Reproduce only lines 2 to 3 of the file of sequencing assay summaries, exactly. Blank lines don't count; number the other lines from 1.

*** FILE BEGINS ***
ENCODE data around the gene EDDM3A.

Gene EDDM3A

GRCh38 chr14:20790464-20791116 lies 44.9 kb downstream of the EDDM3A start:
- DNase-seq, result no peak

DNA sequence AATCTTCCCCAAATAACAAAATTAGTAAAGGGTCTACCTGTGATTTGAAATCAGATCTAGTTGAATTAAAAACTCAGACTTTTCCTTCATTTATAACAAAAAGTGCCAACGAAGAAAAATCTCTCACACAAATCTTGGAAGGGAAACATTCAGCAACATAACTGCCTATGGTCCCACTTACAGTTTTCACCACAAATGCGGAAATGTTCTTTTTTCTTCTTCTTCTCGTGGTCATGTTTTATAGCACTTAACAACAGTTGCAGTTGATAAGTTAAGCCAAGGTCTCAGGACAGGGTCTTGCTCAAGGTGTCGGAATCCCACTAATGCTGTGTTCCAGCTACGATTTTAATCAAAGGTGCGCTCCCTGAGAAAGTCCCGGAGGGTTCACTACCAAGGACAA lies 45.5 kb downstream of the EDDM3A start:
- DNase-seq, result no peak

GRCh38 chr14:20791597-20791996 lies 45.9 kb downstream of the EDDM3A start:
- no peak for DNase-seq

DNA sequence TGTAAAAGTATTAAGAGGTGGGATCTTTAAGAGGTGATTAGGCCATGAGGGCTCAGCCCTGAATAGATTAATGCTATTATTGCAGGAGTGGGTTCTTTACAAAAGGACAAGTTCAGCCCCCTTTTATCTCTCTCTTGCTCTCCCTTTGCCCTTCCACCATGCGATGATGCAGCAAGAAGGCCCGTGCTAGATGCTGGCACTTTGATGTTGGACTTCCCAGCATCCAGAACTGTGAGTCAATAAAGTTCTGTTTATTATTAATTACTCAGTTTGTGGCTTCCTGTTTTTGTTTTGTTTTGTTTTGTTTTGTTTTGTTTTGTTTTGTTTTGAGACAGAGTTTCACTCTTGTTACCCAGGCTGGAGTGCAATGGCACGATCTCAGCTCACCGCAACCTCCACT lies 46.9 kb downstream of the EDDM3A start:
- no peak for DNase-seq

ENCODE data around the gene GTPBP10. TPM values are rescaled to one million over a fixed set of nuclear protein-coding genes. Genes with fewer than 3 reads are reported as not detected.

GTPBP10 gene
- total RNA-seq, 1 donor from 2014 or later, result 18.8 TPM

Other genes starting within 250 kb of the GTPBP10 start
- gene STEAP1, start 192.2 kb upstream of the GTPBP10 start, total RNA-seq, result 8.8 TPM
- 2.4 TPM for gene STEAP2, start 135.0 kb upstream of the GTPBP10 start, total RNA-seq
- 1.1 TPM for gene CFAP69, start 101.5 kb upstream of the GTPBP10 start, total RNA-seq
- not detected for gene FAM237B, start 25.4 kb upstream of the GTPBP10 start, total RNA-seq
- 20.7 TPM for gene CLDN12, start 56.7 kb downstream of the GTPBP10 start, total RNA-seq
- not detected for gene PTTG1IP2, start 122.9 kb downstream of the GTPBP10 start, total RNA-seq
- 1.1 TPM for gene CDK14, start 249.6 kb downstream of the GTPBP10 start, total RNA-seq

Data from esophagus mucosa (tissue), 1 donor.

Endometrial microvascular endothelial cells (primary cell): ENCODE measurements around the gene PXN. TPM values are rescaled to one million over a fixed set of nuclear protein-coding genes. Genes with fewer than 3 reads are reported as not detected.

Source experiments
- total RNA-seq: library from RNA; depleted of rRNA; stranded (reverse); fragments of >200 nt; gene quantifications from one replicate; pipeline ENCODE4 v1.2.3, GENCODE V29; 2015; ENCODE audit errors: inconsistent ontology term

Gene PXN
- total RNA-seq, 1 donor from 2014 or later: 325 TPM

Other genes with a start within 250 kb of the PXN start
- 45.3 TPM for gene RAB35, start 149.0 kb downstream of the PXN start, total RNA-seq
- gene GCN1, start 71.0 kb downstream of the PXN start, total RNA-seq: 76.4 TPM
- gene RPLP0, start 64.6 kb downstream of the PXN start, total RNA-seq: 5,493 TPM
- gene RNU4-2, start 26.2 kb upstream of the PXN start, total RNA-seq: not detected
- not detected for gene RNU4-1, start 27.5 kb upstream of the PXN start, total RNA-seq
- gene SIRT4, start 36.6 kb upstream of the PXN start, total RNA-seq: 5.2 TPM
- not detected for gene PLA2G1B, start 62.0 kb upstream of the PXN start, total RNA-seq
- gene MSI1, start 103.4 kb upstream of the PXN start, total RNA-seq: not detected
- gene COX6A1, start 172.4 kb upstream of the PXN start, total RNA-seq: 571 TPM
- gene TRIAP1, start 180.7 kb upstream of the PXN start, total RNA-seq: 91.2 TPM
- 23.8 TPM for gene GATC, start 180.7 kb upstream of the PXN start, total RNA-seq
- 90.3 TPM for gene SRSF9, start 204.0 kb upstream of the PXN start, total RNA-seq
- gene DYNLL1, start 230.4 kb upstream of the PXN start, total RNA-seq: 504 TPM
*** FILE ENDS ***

Gene EDDM3A

GRCh38 chr14:20790464-20791116 lies 44.9 kb downstream of the EDDM3A start: